[hist-analytic] Analytic Philosophy: Oxonian Varieties

Bruce Aune aune at philos.umass.edu
Sun Aug 9 07:58:24 EDT 2009

Since Roger has directed interest to Rudolf Carnap, I thought that  
those following the discussion might be interested in my remarks about  
Carnap as a teacher, which I included in a philosophical memoir I have  
been writing.  The remarks follow:

Before climbing up on my soap box, I was describing the seminars I  
took at UCLA in the academic year 1957-58.  In the semester following  
John Wisdom's seminar[1] I took Carnap's seminar in logical theory.   
This seminar was no more demanding than Wisdom's, but it was  
considerably more technical.  The subject was Carnap's version of the  
logic of relations (he followed pretty much the exposition in  
Principia Mathematica but he used his lambda operator in place of the  
symbolism of class abstraction) and its extension to a non- 
quantitative treatment of space-time topology.  Except (as I recall)  
for one report by David Kaplan, who appeared to be enrolled in the  
seminar although he was probably engaged in preparing exercises for  
the volume in which the seminar material was later published,[2]  
Carnap himself presented material in the seminar sessions.  His  
procedure was to hand out mimeographed sheets containing the formulas  
he proceeded to discuss.  He would read a formula, explain its meaning  
if its meaning were not obvious, sometimes indicate how it could be  
proved if it were a theorem, and then go on to the next formula.  (In  
indicating how a theorem could be proved in the logic of relations, he  
liked to use arrow diagrams as heuristic aids.  If a relation were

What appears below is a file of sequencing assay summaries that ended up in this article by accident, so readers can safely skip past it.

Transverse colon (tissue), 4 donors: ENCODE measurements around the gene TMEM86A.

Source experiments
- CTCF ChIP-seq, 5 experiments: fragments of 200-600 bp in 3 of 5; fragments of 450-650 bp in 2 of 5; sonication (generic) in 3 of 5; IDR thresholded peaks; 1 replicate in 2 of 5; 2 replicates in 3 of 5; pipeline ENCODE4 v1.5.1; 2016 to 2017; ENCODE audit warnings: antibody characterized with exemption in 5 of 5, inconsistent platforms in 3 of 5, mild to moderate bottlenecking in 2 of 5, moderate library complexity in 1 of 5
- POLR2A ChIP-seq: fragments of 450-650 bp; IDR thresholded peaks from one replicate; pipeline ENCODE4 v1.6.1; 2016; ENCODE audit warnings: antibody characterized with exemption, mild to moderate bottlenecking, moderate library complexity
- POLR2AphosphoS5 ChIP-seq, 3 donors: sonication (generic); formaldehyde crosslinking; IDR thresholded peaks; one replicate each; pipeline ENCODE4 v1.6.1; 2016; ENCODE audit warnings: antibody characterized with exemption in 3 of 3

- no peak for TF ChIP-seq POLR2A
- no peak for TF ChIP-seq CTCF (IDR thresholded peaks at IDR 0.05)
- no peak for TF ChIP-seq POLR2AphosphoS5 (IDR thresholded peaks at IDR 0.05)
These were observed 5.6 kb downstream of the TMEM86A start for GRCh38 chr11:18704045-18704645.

transitive, say, it could be represented by a diagram in which an  
arrow would be drawn between points a and c if it connected points a  
and b and also points b and c.)  Listening to him presenting such  
material was like reading a textbook.  If he were a lesser person, the  
class might have seemed to be a waste of time; but I and the other  
students were so impressed by his intelligence, his learning, and his  
earnest, kindly personality that we felt fortunate to be in his  
presence.  He was not teaching so much as presenting the results of  
his research.  It was our job to understand him.

In my experience philosophers who have achieved some distinction often  
possess large, unattractive egos, and it is not uncommon for them to  
speak ill of other philosophers, often equally distinguished, whom  
they consider rivals. Carnap was not like this at all--at least in my  
experience.  He was obviously self-confident, but he was not in the  
least vain, self-important, or disparaging of those who disagreed with  
him.  On one occasion he gently admonished me and another student  
when, no doubt hoping to impress him with our commitment to the tough- 
minded ideology he was noted for espousing, we expressed our utter  
contempt for some claim by Heidegger.  His response was immediate:   
"Tolerance, boys, tolerance."  It was clear that he didn't object to  
our being critical of Heidegger; he objected to our intolerant  
manner:  We should treat others with respect even when we think they  
are wrong.  He obviously felt we should be careful of tooting our own  
horn, too, for he was noticeably self-effacing in discussion.  He  
often said such things as "We logical empiricists now think that …,"  
speaking as if he belonged to a team of investigators in which  
personal achievement is subordinate to a collective purpose of working  
out a mutually acceptable "scientific" philosophy.  I have never felt  
that I belonged to an investigative team in philosophy, but in  
subsequent years it has always seemed to me that Carnap and his  
friends Herbert Feigl and Carl Hempel, who shared his kindness,  
tolerance, and lack of self-importance, were models of professorial  

Bruce Aune

[1] John Wisdom was a visiting professor that semester.  He had just  
retired from his professorship at Cambridge University.
[2] Introduction to Symbolic Logic and its Applications (New York:  
Dover, 1958).
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